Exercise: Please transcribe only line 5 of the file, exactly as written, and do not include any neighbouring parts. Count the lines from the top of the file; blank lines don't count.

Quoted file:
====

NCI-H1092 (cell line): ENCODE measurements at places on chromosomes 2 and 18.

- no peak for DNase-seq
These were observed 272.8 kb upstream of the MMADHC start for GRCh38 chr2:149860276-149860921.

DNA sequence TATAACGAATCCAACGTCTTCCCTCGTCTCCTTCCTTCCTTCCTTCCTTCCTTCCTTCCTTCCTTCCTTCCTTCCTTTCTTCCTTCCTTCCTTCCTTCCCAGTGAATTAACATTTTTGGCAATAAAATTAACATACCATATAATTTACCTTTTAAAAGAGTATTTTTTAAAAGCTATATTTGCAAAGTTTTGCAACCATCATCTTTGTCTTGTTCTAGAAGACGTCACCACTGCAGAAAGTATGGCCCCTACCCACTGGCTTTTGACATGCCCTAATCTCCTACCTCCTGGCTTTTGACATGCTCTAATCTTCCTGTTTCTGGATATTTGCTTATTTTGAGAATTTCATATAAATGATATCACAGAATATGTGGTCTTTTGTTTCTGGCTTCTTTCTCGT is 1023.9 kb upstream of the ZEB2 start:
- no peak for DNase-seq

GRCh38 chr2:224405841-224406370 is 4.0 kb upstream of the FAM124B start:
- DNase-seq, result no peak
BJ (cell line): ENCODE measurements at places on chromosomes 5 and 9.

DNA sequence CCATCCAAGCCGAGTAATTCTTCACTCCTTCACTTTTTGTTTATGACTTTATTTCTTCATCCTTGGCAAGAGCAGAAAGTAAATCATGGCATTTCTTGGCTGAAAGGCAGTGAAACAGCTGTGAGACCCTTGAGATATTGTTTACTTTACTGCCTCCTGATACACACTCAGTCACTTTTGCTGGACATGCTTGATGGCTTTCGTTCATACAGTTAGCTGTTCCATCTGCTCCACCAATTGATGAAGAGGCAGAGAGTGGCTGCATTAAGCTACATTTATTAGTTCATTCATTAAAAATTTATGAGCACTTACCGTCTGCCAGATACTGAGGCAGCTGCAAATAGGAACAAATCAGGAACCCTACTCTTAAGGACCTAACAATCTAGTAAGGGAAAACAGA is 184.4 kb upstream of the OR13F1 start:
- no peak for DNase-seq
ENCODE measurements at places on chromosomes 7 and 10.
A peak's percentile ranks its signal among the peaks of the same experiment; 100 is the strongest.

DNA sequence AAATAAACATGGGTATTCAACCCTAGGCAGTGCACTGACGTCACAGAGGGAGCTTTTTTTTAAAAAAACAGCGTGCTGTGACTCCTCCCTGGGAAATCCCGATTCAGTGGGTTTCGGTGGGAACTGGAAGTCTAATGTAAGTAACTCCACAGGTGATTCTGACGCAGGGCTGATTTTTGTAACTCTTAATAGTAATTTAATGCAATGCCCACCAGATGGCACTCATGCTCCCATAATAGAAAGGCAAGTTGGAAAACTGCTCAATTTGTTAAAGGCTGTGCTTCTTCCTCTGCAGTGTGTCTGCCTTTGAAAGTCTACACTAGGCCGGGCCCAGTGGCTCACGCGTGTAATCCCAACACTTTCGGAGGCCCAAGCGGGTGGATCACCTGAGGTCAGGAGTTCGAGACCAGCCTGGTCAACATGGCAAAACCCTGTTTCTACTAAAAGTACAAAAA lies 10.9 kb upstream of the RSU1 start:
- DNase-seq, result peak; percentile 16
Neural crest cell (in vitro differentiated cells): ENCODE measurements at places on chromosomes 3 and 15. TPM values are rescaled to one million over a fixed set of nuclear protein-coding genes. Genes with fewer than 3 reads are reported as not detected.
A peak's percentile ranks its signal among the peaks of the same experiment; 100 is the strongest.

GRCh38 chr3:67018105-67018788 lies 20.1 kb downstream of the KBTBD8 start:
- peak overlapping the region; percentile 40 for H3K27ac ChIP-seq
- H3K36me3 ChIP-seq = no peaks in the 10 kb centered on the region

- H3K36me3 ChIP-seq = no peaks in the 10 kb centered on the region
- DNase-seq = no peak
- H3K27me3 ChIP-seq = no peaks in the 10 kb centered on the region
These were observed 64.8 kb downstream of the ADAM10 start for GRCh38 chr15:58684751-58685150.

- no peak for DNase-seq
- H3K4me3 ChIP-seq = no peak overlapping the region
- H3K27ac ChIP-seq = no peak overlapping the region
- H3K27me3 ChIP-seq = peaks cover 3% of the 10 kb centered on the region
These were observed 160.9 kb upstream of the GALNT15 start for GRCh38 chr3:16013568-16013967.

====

- no peak for DNase-seq